Kanakangi is the first mela of Karnatic music. It is believed to have been the primary mela at least five-hundred years ago, and that is astonishing because it is practically unknown to Western ears, and most Indian ears of our time. That may not last, however, because I found it to be utterly seductive in both a melodic sense, and the manner which it accentuates the tunings I employ. I cannot imagine creative musicians not wanting to use Kanakangi if they knew about it.
Kanakangi is the sixth of nine alap compositions completed in 2009 and 2010 that share the same musical setting for the through-composed melodic voice sounded by a piano timbre. In effect, the result is as much Vedic Chant as music. The setting consists of a dramatic compostie drone first used on Gangadhara (Bhupali) from 2002, combined with a single tanpura, Indian bells, rotating drum and rainstick.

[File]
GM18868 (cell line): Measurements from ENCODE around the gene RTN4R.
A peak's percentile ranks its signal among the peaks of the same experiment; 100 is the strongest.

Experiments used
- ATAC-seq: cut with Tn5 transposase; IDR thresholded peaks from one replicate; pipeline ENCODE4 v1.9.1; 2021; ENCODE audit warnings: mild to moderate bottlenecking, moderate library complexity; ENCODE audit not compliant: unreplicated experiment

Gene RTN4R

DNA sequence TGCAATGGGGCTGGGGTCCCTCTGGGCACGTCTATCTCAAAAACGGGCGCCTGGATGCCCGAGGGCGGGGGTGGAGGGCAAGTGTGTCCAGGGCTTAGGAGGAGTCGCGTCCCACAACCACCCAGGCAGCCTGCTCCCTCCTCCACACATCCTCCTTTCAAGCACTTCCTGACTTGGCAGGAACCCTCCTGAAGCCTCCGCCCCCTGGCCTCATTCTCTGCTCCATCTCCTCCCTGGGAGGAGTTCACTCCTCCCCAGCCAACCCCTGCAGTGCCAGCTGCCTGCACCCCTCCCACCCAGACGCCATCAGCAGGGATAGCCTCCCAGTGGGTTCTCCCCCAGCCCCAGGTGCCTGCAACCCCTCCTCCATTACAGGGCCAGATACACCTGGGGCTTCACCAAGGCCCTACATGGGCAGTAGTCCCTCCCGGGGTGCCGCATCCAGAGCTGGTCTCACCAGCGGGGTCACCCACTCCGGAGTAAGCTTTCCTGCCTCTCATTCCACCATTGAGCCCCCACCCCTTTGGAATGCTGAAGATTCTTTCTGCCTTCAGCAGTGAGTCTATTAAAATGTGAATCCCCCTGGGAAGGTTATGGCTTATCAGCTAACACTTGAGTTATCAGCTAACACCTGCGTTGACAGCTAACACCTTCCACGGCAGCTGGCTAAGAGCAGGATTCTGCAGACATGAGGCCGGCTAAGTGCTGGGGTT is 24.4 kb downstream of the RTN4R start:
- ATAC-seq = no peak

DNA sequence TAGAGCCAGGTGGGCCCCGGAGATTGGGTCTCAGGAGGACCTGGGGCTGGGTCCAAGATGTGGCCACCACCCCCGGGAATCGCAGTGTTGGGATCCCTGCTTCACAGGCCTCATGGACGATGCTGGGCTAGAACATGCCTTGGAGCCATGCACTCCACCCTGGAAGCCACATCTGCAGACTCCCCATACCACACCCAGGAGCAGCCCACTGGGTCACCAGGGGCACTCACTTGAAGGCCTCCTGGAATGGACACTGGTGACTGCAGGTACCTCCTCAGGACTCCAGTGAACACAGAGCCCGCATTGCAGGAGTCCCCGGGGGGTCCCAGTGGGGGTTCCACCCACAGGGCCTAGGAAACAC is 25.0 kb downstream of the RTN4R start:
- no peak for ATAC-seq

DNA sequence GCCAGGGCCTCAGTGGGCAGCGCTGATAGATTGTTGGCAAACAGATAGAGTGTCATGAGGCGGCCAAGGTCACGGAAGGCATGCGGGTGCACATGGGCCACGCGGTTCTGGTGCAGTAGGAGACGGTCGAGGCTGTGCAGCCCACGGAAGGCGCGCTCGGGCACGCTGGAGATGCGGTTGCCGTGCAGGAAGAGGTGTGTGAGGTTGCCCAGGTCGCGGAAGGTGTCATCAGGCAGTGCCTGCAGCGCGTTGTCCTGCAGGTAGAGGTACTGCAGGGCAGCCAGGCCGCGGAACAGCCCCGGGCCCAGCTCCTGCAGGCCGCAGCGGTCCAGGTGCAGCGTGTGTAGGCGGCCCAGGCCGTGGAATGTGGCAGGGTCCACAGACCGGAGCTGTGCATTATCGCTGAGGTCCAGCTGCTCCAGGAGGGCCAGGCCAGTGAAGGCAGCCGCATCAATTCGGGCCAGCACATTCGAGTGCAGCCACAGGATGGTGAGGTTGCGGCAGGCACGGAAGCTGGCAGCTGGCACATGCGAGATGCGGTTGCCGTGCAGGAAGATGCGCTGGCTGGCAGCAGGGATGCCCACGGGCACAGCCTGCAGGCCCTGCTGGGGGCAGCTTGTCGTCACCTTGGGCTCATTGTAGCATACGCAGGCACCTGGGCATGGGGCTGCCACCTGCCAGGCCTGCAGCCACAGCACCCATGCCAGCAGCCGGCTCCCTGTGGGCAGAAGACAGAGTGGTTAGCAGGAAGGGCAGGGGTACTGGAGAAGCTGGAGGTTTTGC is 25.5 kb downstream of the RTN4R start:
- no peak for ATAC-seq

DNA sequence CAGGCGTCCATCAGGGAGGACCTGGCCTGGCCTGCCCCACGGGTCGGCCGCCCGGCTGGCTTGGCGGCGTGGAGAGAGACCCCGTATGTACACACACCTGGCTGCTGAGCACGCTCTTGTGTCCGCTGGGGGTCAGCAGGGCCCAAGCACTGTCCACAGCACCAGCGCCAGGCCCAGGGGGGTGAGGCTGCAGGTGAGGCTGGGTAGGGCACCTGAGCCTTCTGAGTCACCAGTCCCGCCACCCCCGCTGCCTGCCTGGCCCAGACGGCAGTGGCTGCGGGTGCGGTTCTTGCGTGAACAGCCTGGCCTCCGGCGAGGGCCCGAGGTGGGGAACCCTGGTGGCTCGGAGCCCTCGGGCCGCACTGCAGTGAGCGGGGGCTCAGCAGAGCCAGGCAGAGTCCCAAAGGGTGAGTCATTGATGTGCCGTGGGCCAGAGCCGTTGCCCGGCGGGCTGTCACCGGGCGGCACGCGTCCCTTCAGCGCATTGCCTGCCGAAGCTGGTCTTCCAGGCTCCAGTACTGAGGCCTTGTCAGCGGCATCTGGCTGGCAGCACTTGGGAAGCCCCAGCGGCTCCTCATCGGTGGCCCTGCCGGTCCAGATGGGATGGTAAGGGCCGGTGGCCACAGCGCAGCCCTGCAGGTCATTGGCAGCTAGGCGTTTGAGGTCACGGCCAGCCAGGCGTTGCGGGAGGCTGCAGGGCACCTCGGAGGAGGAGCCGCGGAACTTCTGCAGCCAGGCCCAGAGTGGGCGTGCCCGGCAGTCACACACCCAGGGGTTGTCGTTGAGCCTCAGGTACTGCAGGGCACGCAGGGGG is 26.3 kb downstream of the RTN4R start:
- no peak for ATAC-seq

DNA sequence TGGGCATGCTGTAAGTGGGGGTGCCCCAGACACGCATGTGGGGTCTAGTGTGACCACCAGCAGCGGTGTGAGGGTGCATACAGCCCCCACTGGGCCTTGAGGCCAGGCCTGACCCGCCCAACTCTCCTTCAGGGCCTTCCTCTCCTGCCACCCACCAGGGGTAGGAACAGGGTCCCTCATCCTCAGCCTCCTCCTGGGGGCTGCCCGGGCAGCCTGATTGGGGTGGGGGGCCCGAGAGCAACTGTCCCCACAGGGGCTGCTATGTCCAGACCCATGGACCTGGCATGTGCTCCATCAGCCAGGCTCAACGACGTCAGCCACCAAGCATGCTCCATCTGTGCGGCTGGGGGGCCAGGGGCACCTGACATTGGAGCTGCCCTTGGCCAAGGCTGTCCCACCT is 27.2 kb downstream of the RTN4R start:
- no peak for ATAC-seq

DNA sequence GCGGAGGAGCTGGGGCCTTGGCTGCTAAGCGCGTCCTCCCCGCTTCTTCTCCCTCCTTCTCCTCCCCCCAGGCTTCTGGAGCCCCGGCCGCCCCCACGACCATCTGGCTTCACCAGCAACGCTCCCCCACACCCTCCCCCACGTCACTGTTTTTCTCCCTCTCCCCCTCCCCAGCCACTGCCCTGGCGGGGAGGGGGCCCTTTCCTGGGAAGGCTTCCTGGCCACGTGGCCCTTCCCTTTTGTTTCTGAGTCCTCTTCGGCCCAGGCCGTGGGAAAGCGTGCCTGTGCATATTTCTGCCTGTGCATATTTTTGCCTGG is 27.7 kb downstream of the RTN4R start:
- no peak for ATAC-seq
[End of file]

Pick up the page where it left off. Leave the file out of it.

The process of selecting which precise tone to use for shadja (tonic) for each particular raga is fascinating for me. Indian musicians use one tonal center for their entire life, but given the nature of the meruvina, I have used all twelve possibilities in my work. It is an intuitive process that filters the melodic personality of the raga together with my individual temperament, and I frequently am surprised where shadja turns up. Kanakangi is based on B flat.